The reason behind the decision not to re-organise the Foot Guards Regiments was not, however, based on the individual entry requirements for personnel, but rather on their role and commitments. Nearly 50% of the Foot Guards are currently committed to the uniquely demanding task of Public Duties and State Ceremonial. To maintain and sustain these commitments, the Foot Guards Regiments must therefore recruit, retain and develop guardsmen from all four constituent parts of the United Kingdom while at the same time delivering five operational battalions. The Foot Guards already achieve the benefits of a large regiment through the movement of sub-units and individuals between battalions and roles according to need. It also has a common ethos, shared responsibilities and a common headquarters. Any change would therefore be purely cosmetic. The Army has recognised these arguments and accept the valid reasons for maintaining the status quo.

  Q637-8.  A note on what regimental accoutrements and other distinguishing elements will be able to be retained by the amalgamated single battalion regiments.

  The question of regimental accoutrements is currently being worked through by the Army. The Department expects this to be decided before the end of this year.

  Q639.  A response to Mr Havard's request that consideration be given to allowing the Royal Welsh Regiment the same dispensation as regards battalion names as was given to the Royal Regiment of Scotland.

  As the Committee is aware, before decisions were taken on the future infantry structure, a wide-ranging and detailed consultation exercise was undertaken, with the infantry being invited to express views on how the restructuring should be implemented. Colonels Commandant of each infantry Division were consulted, as were all the Regimental Colonels. The outcome reflected what was put forward by each Infantry Division. The Prince of Wales' Division, within which the Welsh regiments sit, is no exception.

  The decision to endorse the unique solution for the Scottish Division recognises the bold step Scottish regiments had taken in agreeing to move directly to a large regiment of five battalions. The Scottish Division also agreed that all would be kilted, adopt a common tartan and cap badge, and accepted that the abbreviated names would be 1SCOTS, 2 SCOTS and so forth. Given the very different nature and large geographical spread of the existing regiments from Scotland, this approach would also help to maintain the best possible recruitment. None of the Colonels Commandant of the infantry Divisions objected to the proposals for the Scottish Division.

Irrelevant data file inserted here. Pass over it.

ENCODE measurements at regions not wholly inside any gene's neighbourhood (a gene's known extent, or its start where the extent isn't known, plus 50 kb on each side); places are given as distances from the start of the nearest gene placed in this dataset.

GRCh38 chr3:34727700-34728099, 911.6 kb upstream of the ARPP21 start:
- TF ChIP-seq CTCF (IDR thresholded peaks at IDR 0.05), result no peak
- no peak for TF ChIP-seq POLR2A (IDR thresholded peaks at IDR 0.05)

The Prince of Wales' Division solution preserves a distinct Welsh identity within the future infantry and it identifies explicitly the two component battalions with their antecedent regiments. Their traditional recruiting areas and links to the local community will also be maintained. The Committee will understand that while the Army cherishes tradition, it cannot base future capability on this alone, and it has a proud history of embracing necessary change to meet current and future challenges. At the same time, a clear commitment has been made to sustain the traditions, cultures and ethos of individual battalions within the new larger regiments.

  Q643, Q646.  Whether any research has been done into the factors which influence recruits to join the Army and in particular how far joining a specific unit (or cap badge) is a decisive factor.

  The Army has not researched the extent to which joining a particular regiment or unit is a decisive factor in individuals deciding to join the Army. However, the organisation responsible for Army recruiting—HQ Recruiting Group—does conduct programmed research every three to four months to determine interest levels and attitudes to the Army. This research is undertaken by the Central Office of Information through a private research company, Jigsaw Research Ltd, and is normally commissioned after an advertising campaign in the media. The research includes approximately 500 young people (aged between 16-24 years) throughout the UK. The aim of the research is to determine the interest levels and attitudes to the Army as a career and provide an indicator of the key factors that influence the levels of interest and attitudes to the Army. The latest research was conducted late last year and established that the key factors that influence recruits to join the Army are "challenge", "training", "job interest" and "travel". The supporting analysis is attached as an Appendix.

  Q651-661.  A breakdown of the reinvestment of the posts freed up by reductions in the Northern Ireland commitment as determined so far, and, as soon as possible, as finally decided.